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Wake County businessman Doug Burton had had enough of the unfair competition that North Carolina continues to sanction with its failure to pass meaningful laws to crack down on the wrongful treatment on employees as “independent contractors.”

In an excellent op-ed in this morning’s edition of Raleigh’s News & Observer, he lays out the increasing dire problem:

“Treating employees as independent contractors when in fact they are regular employees is a fraudulent business practice that has become an epidemic. Some call this “misclassification,” but it is in fact fraud that lets these cheating businesses – many from out of state – off the hook for basic protections, including minimum wage, overtime pay, workers’ compensation, health and safety protections, unemployment insurance, federal and state tax withholding, social security withholdings and matching and more.

This fraud is a growing problem that harms workers, puts a strain on government resources and provides an unfair advantage when these unscrupulous employers compete with law-abiding businesses. I see it every day. Other legitimate business owners see it, too, when they are regularly underpriced for jobs and there is no other explanation for such bids other than cheating. When cheating businesses classify employees as independent contractors to reduce labor costs, legitimate business and workers alike lose out.”

He goes on to explain why current proposals in the General Assembly are a start but fail to go anywhere close to far enough: Read More

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From the good folks at the Farmworker Advocacy Network:

FarmworkersFarmworkers’ Day of the Dead celebration calls for new life in labor issues
Remembering the dead, holiday highlights workers’ plight, lax state protections

RALEIGH, NC – Gathering this Saturday to remember fallen field and poultry workers, North Carolina farmworkers and human rights advocates are set to observe the Day of the Dead in light of current labor hardships. Workers and members of the Farmworker Advocacy Network will gather after El Centro restaurant’s Day of the Dead 5K Run/Walk in downtown Raleigh in honor of the holiday, in which friends and families assemble to celebrate lost loved ones. This year advocates will gather around a traditional Day of the Dead altar at El Centro at 11 a.m. to remember farmworkers who died on the job in North Carolina, including nine children over the last decade. Read More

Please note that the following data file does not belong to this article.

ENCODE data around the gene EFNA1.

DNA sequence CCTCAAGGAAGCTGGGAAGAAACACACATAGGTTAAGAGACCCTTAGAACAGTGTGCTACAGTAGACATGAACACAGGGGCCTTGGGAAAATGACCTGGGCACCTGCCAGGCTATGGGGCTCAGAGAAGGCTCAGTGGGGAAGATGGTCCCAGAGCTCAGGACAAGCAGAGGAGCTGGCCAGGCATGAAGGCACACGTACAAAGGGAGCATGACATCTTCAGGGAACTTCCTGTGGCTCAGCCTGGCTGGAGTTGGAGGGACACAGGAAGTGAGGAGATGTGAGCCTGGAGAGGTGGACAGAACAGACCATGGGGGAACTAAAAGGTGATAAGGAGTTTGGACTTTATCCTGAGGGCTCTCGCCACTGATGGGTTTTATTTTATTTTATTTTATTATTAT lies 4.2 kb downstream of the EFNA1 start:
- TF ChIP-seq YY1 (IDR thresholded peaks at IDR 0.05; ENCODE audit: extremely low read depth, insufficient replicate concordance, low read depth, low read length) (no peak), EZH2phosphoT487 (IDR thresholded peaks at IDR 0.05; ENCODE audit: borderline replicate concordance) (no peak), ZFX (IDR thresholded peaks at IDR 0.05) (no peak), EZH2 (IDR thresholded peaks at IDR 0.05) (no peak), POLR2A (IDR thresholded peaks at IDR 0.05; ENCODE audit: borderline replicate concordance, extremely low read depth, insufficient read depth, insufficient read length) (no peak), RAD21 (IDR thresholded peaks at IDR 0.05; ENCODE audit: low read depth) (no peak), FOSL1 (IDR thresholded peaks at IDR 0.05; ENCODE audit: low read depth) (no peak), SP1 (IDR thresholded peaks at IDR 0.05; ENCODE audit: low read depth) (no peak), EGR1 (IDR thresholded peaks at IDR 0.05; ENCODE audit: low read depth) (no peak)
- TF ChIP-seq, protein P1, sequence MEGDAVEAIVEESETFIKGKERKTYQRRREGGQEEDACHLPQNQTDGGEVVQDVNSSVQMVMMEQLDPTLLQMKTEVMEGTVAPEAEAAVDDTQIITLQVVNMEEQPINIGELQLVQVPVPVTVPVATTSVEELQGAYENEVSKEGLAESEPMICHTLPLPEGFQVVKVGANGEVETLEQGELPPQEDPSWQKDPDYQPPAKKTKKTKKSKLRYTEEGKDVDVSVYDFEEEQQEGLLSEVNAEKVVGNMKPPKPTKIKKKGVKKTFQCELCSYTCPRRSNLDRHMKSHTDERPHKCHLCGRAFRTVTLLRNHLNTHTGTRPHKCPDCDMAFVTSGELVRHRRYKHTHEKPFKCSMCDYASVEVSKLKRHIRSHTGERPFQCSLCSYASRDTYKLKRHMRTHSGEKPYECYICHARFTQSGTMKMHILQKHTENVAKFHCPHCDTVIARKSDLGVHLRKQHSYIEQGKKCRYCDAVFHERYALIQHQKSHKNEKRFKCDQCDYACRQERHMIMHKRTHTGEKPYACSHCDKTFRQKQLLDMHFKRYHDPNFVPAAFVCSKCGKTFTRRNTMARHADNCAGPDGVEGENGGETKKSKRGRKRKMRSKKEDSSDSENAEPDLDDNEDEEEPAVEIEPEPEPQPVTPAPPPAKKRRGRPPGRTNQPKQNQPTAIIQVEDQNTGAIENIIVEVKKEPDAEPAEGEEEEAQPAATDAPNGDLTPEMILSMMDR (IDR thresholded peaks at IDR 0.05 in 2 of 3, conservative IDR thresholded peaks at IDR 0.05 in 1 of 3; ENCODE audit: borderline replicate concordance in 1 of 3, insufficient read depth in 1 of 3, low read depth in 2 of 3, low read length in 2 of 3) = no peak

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Here’s a story that’s been around for a while but gotten far too little attention. The U.S. Department of Agriculture wants to loosen regulatory oversight over the poultry processing industry — an industry that has long posed grave safety problems for both workers and the consuming public. If you doubt this, refresh your memory by perusing the Charlotte Observer’s award-winning 2008 series on the industry: “The Cruelest Cuts.”

Fortunately, experts and advocates are pushing back. As the New York Times reported earlier this month, the Government Accountability Office has issued a report blasting the USDA proposal (which would also allow faster line speeds for workers to contend with):

“The Agriculture Department’s plan to change its poultry inspection procedures relied on incomplete and antiquated data, according to a new report by the Government Accountability Office released on Wednesday.

The new rules will allow workers at plants, rather than agency inspectors, to examine birds on processing lines for blemishes or feces. Read More

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Workers Memorial Day honors victims of workplace accidents

WHAT: Workers Memorial Day

WHERE: North Carolina Department of Labor, 4 W. Edenton Street, Raleigh

WHEN: Friday, April 26, 12:00 p.m.

Workplace fatalities are all too common in North Carolina. Yet the lives of these men and women, and the facts of their deaths, are too quickly forgotten. Join us for Workers Memorial Day on Friday, April 26, for a ceremony in remembrance of the lives of all 68 workers who died on the job in 2012.

The event will be held at noon at the North Carolina Department of Labor at 4 W. Edenton Street in Downtown Raleigh. Bring one or more pairs of shoes — they will line the street curb and symbolize our loss.

Workers Memorial Day is sponsored by Triangle Jobs With Justice, National Committee for Occupational Health and Safety, Farmworker Advocacy Network, North Carolina Justice Center, Western North Carolina Workers Center, Farm Labor Organizing Committee, and Student Action with Farmworkers.

Be there if you can!

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Author and Duke University history instructor Gabriel Rosenberg has an excellent op-ed in today’s edition of Raleigh’s News & Observer about the Obama Administration’s recent and unfortunate capitulation to big business over proposed rules that would have provided somewhat tougher restrictions on child labor in dangerous occupations.  

About all you need to know about the proposed regs and their importance is to know that Sarah Palin was one of the big critics.

Here’s Rosenberg: 

“The criticisms contained startling inaccuracies. Read More